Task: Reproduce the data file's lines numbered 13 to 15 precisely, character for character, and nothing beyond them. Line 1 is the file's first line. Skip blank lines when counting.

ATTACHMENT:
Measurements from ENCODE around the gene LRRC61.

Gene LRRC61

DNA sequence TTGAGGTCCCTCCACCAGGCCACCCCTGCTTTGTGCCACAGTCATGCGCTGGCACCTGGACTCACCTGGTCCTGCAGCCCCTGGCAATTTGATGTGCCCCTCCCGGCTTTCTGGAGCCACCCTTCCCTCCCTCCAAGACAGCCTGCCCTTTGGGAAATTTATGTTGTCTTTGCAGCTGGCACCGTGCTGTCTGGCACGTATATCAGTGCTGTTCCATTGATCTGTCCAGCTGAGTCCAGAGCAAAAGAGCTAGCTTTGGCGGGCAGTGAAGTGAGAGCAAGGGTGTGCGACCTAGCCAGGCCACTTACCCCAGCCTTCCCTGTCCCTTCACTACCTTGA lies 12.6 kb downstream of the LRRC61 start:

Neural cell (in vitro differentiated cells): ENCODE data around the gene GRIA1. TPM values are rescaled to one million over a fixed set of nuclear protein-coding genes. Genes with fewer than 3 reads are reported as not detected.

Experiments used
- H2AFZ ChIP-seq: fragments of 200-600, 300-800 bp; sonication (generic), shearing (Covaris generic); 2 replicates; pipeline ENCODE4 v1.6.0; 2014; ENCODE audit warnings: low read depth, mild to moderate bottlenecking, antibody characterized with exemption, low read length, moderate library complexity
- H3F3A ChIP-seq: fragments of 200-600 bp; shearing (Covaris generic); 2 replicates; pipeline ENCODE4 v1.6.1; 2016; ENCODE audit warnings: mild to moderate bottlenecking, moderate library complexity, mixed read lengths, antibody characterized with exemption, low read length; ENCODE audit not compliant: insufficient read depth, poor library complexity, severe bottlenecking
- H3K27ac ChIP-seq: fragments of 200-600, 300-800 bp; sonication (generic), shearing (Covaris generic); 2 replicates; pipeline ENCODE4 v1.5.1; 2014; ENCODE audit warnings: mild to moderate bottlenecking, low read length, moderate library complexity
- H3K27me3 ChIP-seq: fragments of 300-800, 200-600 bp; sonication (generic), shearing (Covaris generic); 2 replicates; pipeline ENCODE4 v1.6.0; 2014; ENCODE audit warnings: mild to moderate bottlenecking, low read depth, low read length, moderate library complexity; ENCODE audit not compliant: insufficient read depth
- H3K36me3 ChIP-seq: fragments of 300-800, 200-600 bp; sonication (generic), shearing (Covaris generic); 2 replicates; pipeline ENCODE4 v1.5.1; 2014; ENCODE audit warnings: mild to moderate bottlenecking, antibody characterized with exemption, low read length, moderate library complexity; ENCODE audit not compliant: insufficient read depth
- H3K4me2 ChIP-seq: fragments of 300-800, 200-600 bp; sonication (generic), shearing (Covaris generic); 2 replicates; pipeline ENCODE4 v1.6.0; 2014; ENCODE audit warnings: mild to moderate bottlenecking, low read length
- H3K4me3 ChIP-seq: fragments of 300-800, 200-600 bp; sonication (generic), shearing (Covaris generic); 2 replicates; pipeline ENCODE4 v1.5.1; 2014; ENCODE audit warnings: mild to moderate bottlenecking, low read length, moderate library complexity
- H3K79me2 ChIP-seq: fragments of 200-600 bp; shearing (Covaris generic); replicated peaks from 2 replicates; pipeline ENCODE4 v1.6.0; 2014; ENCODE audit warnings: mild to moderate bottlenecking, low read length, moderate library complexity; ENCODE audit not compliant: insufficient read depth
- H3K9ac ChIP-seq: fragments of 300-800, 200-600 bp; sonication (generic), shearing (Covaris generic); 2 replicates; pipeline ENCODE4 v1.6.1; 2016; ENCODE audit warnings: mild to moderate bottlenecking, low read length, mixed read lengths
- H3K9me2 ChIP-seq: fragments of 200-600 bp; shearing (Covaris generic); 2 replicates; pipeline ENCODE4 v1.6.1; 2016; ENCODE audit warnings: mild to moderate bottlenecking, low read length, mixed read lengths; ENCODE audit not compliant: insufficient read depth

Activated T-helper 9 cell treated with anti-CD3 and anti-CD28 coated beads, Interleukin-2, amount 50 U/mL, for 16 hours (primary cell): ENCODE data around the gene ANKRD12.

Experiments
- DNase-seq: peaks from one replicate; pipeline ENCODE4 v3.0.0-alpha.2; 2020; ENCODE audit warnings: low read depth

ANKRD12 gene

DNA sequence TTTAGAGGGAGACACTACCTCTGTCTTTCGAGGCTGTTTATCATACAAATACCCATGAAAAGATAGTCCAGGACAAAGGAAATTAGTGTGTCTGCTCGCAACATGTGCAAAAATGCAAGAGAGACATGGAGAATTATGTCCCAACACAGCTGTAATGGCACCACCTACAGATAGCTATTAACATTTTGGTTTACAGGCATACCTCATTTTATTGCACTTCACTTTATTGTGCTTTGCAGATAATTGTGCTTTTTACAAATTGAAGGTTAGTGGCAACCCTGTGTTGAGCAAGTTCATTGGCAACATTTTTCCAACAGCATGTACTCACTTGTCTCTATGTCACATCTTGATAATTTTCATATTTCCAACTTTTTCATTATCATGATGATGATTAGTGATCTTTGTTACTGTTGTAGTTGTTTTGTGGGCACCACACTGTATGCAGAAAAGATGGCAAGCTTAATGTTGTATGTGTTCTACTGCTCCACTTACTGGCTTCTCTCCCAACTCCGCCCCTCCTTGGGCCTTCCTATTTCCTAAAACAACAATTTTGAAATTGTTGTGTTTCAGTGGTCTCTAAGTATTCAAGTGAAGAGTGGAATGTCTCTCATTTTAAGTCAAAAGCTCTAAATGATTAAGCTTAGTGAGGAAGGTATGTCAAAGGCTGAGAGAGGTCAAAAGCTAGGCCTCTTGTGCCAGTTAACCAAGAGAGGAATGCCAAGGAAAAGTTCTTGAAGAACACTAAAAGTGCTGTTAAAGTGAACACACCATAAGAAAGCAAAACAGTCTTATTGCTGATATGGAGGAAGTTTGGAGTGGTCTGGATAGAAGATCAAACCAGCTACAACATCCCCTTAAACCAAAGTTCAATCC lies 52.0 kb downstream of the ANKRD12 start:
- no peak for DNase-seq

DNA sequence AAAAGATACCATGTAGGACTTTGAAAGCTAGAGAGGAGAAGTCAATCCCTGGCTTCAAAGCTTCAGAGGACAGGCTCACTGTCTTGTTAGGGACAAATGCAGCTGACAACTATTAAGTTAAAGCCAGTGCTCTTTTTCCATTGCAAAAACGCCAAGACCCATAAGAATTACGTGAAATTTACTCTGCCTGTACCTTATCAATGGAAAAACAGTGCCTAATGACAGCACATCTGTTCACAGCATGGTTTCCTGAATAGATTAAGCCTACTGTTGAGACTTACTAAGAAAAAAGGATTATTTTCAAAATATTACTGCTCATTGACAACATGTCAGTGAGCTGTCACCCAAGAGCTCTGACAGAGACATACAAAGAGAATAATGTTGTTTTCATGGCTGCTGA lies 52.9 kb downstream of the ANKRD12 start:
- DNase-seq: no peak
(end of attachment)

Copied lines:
- H3K79me2 ChIP-seq: fragments of 200-600 bp; shearing (Covaris generic); replicated peaks from 2 replicates; pipeline ENCODE4 v1.6.0; 2014; ENCODE audit warnings: mild to moderate bottlenecking, low read length, moderate library complexity; ENCODE audit not compliant: insufficient read depth
- H3K9ac ChIP-seq: fragments of 300-800, 200-600 bp; sonication (generic), shearing (Covaris generic); 2 replicates; pipeline ENCODE4 v1.6.1; 2016; ENCODE audit warnings: mild to moderate bottlenecking, low read length, mixed read lengths
- H3K9me2 ChIP-seq: fragments of 200-600 bp; shearing (Covaris generic); 2 replicates; pipeline ENCODE4 v1.6.1; 2016; ENCODE audit warnings: mild to moderate bottlenecking, low read length, mixed read lengths; ENCODE audit not compliant: insufficient read depth